Hō'ailona, a monk seal, has become an important instrument for understanding the endangered species. Because of their small number, about 1,100 seals, there has not been a lot of opportunity for studying these incredible animals. Hō'ailona was born in Hawaii in May 2008 and was abandoned by his mother shortly after. He was rescued and cared for by scientists who released him back into the wild in the winter of 2008.
Because he had gotten used to being around humans, Hō'ailona was not ready to be in the wild and he interacted with the people on the beaches of Hawaii. Because the people feared that he was in danger of hurting himself or other people, he was recaptured and was taken to a facility where he could be taken care of and eventually be released back into the wild. Before he was going to be relocated and released, a veterinarian check-up found that Hō'ailona had an eye problem: cataracts. At the discovery of this information, the NOAA decided that he should not be released back into the wild.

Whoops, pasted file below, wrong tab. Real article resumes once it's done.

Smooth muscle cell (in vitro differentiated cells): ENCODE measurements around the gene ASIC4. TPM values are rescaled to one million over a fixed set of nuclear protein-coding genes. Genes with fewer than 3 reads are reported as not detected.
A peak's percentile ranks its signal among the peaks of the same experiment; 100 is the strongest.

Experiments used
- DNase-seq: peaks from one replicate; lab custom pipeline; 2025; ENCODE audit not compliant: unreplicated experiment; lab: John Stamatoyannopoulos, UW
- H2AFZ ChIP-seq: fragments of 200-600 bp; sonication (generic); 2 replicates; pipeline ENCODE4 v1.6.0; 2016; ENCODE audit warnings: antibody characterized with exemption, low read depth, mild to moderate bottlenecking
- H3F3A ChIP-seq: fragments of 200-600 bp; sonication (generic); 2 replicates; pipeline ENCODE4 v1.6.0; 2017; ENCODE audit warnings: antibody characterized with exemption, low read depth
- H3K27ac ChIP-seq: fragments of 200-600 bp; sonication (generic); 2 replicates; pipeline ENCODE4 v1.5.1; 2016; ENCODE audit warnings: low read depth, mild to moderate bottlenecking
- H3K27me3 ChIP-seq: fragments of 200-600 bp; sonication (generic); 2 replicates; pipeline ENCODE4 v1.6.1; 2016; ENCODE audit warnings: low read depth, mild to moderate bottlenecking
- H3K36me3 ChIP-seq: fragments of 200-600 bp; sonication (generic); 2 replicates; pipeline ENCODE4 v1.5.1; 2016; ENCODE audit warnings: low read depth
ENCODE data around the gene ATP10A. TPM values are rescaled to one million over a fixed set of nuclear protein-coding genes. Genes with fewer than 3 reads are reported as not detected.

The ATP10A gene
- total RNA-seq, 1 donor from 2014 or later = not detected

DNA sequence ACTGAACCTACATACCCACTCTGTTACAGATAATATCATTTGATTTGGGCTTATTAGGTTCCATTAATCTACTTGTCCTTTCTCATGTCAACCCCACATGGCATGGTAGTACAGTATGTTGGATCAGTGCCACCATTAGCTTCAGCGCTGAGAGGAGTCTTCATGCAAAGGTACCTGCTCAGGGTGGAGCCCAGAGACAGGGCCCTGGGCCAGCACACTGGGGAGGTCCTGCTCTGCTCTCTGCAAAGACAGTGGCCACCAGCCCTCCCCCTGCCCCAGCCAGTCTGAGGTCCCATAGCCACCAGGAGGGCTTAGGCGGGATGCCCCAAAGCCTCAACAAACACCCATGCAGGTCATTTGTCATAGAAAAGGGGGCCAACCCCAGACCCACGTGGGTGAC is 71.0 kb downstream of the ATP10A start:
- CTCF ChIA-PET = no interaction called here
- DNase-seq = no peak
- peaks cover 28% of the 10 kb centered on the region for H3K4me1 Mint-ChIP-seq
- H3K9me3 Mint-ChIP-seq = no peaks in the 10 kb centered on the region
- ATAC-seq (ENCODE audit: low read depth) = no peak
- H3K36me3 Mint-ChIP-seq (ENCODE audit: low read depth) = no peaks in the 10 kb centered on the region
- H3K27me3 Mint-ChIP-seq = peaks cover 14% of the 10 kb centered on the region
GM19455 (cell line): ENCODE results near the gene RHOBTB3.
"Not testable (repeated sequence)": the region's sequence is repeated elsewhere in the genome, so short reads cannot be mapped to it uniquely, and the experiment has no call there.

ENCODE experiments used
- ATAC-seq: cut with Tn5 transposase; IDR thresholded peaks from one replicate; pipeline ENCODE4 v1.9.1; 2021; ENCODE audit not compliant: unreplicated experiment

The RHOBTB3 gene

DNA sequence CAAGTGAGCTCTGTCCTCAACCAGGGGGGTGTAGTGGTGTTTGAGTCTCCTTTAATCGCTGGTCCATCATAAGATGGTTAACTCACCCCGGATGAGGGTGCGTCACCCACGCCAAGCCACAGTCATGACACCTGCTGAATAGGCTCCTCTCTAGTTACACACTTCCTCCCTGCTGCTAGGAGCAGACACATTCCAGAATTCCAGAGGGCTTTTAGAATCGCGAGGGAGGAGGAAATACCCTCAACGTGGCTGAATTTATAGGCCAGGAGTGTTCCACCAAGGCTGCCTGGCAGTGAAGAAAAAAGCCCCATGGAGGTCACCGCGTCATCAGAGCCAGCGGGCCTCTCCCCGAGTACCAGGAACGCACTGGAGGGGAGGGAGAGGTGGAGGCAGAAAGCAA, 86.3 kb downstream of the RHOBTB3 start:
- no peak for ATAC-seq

Scientists have used Hō'ailona to do some experimental studies to begin to understand the monk seal. Studies of other seals have been conducted to understand their metabolism and of how their energy is used. They are also doing different tests to figure out what effect temperature differences have on the metabolism of Hō'ailona. These studies are hopefully going to help provide information on how habitats for these endangered animals can be improved and/or maintained and preserved.
Because Hō'ailona has spent so much time in captivity and because of his eye problem, he will more than likely not be released back into the wild. The people that are responsible for him now have decided that they may eventually put him on display for the public so that they can see the monk seal. The studies that are being done on Hō'ailona are going to be very useful in raising awareness about monk seals and possibly other species of endangered seals as well.